"Beyond my ethnicity and where I come from, I am a human being."

We paid a visit to the Alyaseen family, residing in Ankara, Çankaya, as part of our Emergency Social Safety Net (ESSN) Programme that aims to support vulnerable people living under Temporary Protection, International Protection, International Protection Applicant and Humanitarian Residence statuses in Turkey. We started chatting with Mahmud Bey, who greeted us with a smiling face, along with his children. The story of the Alyaseen family reminded us of the difficulties faced by millions of people who had to leave their country, and that it is possible to build a happy future with the power of hope.

The Alyaseen family consists of 6 people. They had to take shelter in Turkey in 2016 due to the destruction caused by the tragic events in their country. Mahmud and his wife Asma, who started a new life in Ankara with their 4 boys, the youngest (being) 2 and the oldest 14 years old, are struggling like many families for the future of their children.

While Mahmud, who used to be an English teacher at Al-Baath University in Homs before the war, talks about his life in Syria, the sad expression on his face shows that the wounds caused by the war are deep and still fresh. Saying that he has an interest in history and historical artifacts, Mahmud shows warm family photos from their trip to the Ancient City of Palmyra in Homs before the war and sadly conveys how this city was destroyed during the war. As a person dedicated his life to education, he talks about the pain he feels caused by such destruction of the historical and cultural heritages from ancient civilizations.

Emphasizing that people who are trapped between conflicts and lost everything they held had no choice but to leave their ruined homes to protect their families, Mahmud Bey states that he and his family first came to Idlib and then to Turkey. Saying that they feel safe here and that their children can receive regular education in a healthy environment, Mahmud Bey states that the Turkish people they met have been very helpful and friendly towards them. He sas: "Our neighbors and the community accepted us and treated us like family. This is very precious to us."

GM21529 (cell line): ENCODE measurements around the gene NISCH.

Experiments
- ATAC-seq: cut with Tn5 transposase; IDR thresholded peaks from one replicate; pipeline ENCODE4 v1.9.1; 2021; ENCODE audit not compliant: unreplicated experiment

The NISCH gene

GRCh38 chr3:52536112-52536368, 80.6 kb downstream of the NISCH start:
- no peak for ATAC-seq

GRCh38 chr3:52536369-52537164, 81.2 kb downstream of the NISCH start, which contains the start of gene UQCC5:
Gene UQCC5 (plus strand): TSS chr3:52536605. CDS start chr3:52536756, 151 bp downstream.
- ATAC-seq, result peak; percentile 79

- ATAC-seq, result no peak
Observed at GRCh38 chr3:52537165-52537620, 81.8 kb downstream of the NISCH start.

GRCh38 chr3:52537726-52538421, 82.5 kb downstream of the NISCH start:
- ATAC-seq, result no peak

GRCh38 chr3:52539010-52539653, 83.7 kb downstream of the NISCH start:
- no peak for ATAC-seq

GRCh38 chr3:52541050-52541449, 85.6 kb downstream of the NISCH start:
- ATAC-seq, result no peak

Meanwhile, we meet Mr. Faruk, in the words of Mahmud Bey, the little boy of the house who wakes up from his sleep. Although our conversation did not attract the attention of 2-year-old Faruk, we have the opportunity to get to know his older siblings. The eldest of the siblings, Mohammed, is a 14-year-old high school student. Muhammed writes poems in Turkish and has a considerable interest in basketball. Having a special interest in writing, Mohammed's biggest dream is to become a creative screenwriter. Ahmet on the other hand is a 13-year-old middle school student. He is especially keen on archery and says that he will become a doctor like his uncle in the future. His other sibling Tawfek is 12 years old and loves to play football. Tawfek's dream is to become a successful architect like his other uncle. The children who are eager to study say that they easily adapt to school and that they have a good relationship with their teachers and friends.

Stating that the assistance provided by the ESSN Programme funded by the European Civil Protection and Humanitarian Aid Operations (ECHO) within the scope of the Kızılaykart Programmes is one of the biggest sources of assurance for the Alyaseen family, Mr. Mahmud says they use the cash assistance to cover their rent, bills, and basic needs. Expressing their gratitude to the Republic of Turkey for making them feel safe, and to the Turkish citizens who accepted them; He says that they wanted to donate blood to the Türk Kızılay to show their gratitude. However they were not accepted due to their citizenship status. By saying, "Beyond my ethnicity and where I come from, I am a human being."; while hugging his son Faruk, he expresses once again that the support provided regardless of language, religion or race is has a great value for them that it cannot be forgotten.

Concluding our visit, we say goodbye to Mr. Faruk and his brothers, and convey our greetings to Ms. Asma, who could not join our conversation because she was not at home, in her absence. We thank Mr. Mahmud for his hospitality and his time and leave the house with a smile on our faces.

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